Rose McGowan won't get Harvey Weinstein closure until 'one of us is dead'


Rose McGowan doesn't think she'll get closure over her Harvey Weinstein allegations until "one of [them] is dead".

The 'Charmed' star was one of the first women to accuse Weinstein of sexual assault when she alleged in 2017 that he had raped her in 1997, and although the disgraced movie mogul was recently found guilty of third-degree rape and a first-degree criminal sexual act in his sexual assault trial in Manhattan, Rose doesn't think the conviction will bring her much closure.

In an interview on the 'Shut Up Evan' podcast - which was recorded a few days before Weinstein's guilty verdict - she was asked if the trial was bringing her any sense of finality in her own story, and she said: "Probably not until he's dead now.

"I feel like he and I are strapped in this battle together until one of us is dead. That's how it goes. Energetically, we're like just locked. It's a really disgusting feeling. I just would love to be able to be like other people and live my life. That would be really nice, you know?"

Rose has since spoken out following Weinstein's conviction, which saw him acquitted of three charges, including the most serious charge of predatory sexual assault.

The actress admitted she was worried Weinstein would be "exonerated", and called his convictions a "huge victory" for his alleged victims.

She said: "This is a huge victory for all of us who have ever been affected by Harvey Weinstein. This affects so many. It's a huge moment. I thought he was going to exonerated. I never really had hope you see.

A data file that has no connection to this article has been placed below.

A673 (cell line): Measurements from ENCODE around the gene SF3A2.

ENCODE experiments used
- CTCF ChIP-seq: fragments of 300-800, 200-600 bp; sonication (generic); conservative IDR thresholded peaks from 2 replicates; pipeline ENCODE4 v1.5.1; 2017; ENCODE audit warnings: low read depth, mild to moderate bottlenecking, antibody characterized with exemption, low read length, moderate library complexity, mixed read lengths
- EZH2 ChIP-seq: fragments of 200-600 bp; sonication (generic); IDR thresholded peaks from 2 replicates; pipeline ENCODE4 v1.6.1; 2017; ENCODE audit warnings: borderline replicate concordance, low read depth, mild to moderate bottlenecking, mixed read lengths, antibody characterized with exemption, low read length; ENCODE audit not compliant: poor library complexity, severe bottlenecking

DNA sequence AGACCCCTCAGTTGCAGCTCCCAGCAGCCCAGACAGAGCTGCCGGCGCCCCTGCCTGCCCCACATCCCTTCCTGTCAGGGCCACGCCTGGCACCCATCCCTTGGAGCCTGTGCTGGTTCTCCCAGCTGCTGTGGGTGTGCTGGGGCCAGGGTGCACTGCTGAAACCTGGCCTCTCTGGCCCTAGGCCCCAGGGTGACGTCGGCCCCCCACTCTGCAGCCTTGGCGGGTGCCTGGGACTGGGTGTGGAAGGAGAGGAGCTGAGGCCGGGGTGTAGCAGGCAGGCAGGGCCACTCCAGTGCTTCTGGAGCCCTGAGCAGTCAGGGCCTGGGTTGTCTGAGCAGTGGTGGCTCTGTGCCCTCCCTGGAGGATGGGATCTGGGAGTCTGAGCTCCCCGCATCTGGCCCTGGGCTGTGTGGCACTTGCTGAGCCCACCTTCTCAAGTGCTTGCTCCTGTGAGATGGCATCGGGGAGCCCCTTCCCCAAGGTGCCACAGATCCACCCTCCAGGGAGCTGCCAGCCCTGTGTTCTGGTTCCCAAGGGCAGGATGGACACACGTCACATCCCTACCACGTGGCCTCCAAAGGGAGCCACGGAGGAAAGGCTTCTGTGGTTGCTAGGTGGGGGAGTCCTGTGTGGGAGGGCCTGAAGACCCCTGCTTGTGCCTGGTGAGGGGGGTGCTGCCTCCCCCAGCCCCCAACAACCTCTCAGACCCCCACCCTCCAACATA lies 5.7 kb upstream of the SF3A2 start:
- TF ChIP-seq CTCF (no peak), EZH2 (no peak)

"I realised the last time I had hope was the moment before I was raped by him and after that it became survival. I didn't have hope but not because of the jury, I'm very grateful to that jury for getting further than most jury's get in rape cases. I was worried, it's hard to speak publicly about it without getting sued. But it's an extraordinary moment and it's a watershed moment. It's a never-ending kind of situation."

And the 46-year-old actress feels society taught her to expect very "little" because of how unsuccessful most rape cases are.

She added: "This is an unbelievable achievement to have a woman who was raped by an accuser in court and saying, 'You did this to me.'

"That is a privilege. There's an astounding number of victims who never get any kind of measure of justice. So, I found it, we were winning by even having it in court. That's how little we've been taught to expect."